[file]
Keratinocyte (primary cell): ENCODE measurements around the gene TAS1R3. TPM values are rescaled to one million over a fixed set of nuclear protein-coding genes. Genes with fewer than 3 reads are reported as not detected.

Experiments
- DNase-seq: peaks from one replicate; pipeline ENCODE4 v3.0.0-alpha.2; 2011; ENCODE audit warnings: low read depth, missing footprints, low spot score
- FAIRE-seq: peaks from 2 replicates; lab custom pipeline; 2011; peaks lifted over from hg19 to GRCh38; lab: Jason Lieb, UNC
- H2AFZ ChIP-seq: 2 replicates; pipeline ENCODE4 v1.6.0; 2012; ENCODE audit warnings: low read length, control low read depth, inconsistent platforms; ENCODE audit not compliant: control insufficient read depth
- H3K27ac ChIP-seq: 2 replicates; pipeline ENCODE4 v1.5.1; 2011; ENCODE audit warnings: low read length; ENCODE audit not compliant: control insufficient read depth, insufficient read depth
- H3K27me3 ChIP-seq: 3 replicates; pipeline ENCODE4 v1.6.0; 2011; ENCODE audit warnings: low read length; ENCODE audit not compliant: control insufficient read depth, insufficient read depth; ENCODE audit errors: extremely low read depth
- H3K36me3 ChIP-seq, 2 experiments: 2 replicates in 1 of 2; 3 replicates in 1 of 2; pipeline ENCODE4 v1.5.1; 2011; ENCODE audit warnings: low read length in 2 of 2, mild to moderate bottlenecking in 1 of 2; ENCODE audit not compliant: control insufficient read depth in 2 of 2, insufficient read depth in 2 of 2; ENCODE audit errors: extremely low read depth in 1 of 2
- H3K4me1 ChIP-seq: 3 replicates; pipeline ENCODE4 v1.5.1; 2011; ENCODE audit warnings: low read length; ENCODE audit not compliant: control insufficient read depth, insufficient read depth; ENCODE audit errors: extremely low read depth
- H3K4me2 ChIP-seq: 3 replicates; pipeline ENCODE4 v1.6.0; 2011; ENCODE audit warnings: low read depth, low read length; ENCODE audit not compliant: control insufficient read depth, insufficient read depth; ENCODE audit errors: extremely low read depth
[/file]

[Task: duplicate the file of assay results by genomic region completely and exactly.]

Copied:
Keratinocyte (primary cell): ENCODE measurements around the gene TAS1R3. TPM values are rescaled to one million over a fixed set of nuclear protein-coding genes. Genes with fewer than 3 reads are reported as not detected.

Experiments
- DNase-seq: peaks from one replicate; pipeline ENCODE4 v3.0.0-alpha.2; 2011; ENCODE audit warnings: low read depth, missing footprints, low spot score
- FAIRE-seq: peaks from 2 replicates; lab custom pipeline; 2011; peaks lifted over from hg19 to GRCh38; lab: Jason Lieb, UNC
- H2AFZ ChIP-seq: 2 replicates; pipeline ENCODE4 v1.6.0; 2012; ENCODE audit warnings: low read length, control low read depth, inconsistent platforms; ENCODE audit not compliant: control insufficient read depth
- H3K27ac ChIP-seq: 2 replicates; pipeline ENCODE4 v1.5.1; 2011; ENCODE audit warnings: low read length; ENCODE audit not compliant: control insufficient read depth, insufficient read depth
- H3K27me3 ChIP-seq: 3 replicates; pipeline ENCODE4 v1.6.0; 2011; ENCODE audit warnings: low read length; ENCODE audit not compliant: control insufficient read depth, insufficient read depth; ENCODE audit errors: extremely low read depth
- H3K36me3 ChIP-seq, 2 experiments: 2 replicates in 1 of 2; 3 replicates in 1 of 2; pipeline ENCODE4 v1.5.1; 2011; ENCODE audit warnings: low read length in 2 of 2, mild to moderate bottlenecking in 1 of 2; ENCODE audit not compliant: control insufficient read depth in 2 of 2, insufficient read depth in 2 of 2; ENCODE audit errors: extremely low read depth in 1 of 2
- H3K4me1 ChIP-seq: 3 replicates; pipeline ENCODE4 v1.5.1; 2011; ENCODE audit warnings: low read length; ENCODE audit not compliant: control insufficient read depth, insufficient read depth; ENCODE audit errors: extremely low read depth
- H3K4me2 ChIP-seq: 3 replicates; pipeline ENCODE4 v1.6.0; 2011; ENCODE audit warnings: low read depth, low read length; ENCODE audit not compliant: control insufficient read depth, insufficient read depth; ENCODE audit errors: extremely low read depth